American Heritage® Dictionary of the English Language, Fourth Edition
- n. A small movable bar placed across the fingerboard of a guitar or similar instrument so as to raise the pitch of all the strings uniformly.
- n. The head of a branch of an organized crime syndicate.
Century Dictionary and Cyclopedia
- n. A working-horse.
- n. A movable bar placed across the fingerboard of a guitar used to raise the pitch of all strings.
- n. A leader in the Mafia; a caporegime.
- n. the head of a branch of an organized crime syndicate
- Italian capo (di tastiera), head (of the fingerboard), from Latin caput; see kaput- in Indo-European roots.Italian, from Latin caput, head. (American Heritage® Dictionary of the English Language, Fourth Edition)
“_Da capo, e da capo_, Mary -- only at night shouldst thou cease from thy sweet pipings, that I might smoke myself to sleep, and dream that all is once more as it used to be.”
“A capo is a device used to change the pitch of what musical instrument?”
“If using a capo is a crutch, how am I hindering my music with one?”
“I knew a guitarist who called his capo a "cheater"; same idea, that those who use it are in some way cheating or using a crutch -- not following the rules, not fully "abled" musically.”
“If using a capo is a crutch, how am I hindering my music with one??”
“I agree that a capo is a crutch and should be generally avoided ..”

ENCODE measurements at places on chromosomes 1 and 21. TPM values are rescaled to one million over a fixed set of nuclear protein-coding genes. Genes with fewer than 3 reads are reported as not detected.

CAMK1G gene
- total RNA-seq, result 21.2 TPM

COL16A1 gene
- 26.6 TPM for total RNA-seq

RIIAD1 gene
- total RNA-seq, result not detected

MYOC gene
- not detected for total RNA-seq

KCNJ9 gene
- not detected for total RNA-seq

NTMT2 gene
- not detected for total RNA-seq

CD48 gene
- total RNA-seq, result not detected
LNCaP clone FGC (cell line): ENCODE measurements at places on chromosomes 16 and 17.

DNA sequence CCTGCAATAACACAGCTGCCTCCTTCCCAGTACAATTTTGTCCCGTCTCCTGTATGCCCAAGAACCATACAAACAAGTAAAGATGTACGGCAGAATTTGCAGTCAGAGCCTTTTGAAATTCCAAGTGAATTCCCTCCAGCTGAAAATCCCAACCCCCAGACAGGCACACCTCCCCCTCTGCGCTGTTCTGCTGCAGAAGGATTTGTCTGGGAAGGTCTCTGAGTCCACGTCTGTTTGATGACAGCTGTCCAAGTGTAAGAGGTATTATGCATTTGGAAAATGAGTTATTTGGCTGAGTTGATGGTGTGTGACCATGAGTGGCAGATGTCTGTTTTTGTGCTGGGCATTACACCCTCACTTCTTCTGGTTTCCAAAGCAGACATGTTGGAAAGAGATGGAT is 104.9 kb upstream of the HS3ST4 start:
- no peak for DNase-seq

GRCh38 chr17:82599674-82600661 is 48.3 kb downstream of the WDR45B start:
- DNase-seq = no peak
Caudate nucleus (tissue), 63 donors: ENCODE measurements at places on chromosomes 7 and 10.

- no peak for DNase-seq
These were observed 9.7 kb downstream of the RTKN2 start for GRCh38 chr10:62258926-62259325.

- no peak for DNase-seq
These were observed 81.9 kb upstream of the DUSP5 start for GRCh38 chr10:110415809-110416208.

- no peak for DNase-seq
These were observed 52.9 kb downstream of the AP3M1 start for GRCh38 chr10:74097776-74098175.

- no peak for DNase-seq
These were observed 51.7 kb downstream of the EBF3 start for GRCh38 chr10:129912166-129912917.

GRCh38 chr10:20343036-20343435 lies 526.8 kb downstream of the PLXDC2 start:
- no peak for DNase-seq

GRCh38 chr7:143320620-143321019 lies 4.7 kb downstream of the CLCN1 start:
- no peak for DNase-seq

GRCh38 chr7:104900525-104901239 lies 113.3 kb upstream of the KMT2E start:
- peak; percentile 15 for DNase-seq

“…er, no. the capo is the one who takes a job as spokesman for the grandson of the chief funder of the american eugenics movement.”
“One theme of these inaccurate descriptions of the assault is the claim that I had provoked it by calling Rabbi Seidler-Feller a "capo," an expression referring to concentration camp inmates during World War II who were forced by the Nazi guards to act as overseers over their fellow prisoners.”
“Like any 'capo' (mob head), he merely orders the killing.”
“A Yemeni-born former freedom fighter in Afghanistan, Khallad assumed control of bin Laden's bodyguards and became a kind of capo in Al Qaeda.”
These user-created lists contain the word ‘capo’.
There are 17576 different sequences of three letters (26 x 26 x 26). How many of them occur in words? General rules of engagement: mononyms only, lower case preferred to upper case, short preferred...
I'm especially fond of ones written by Charles Sanders Peirce.
Words that have meanings I never dreamed
Looking for tweets for capo.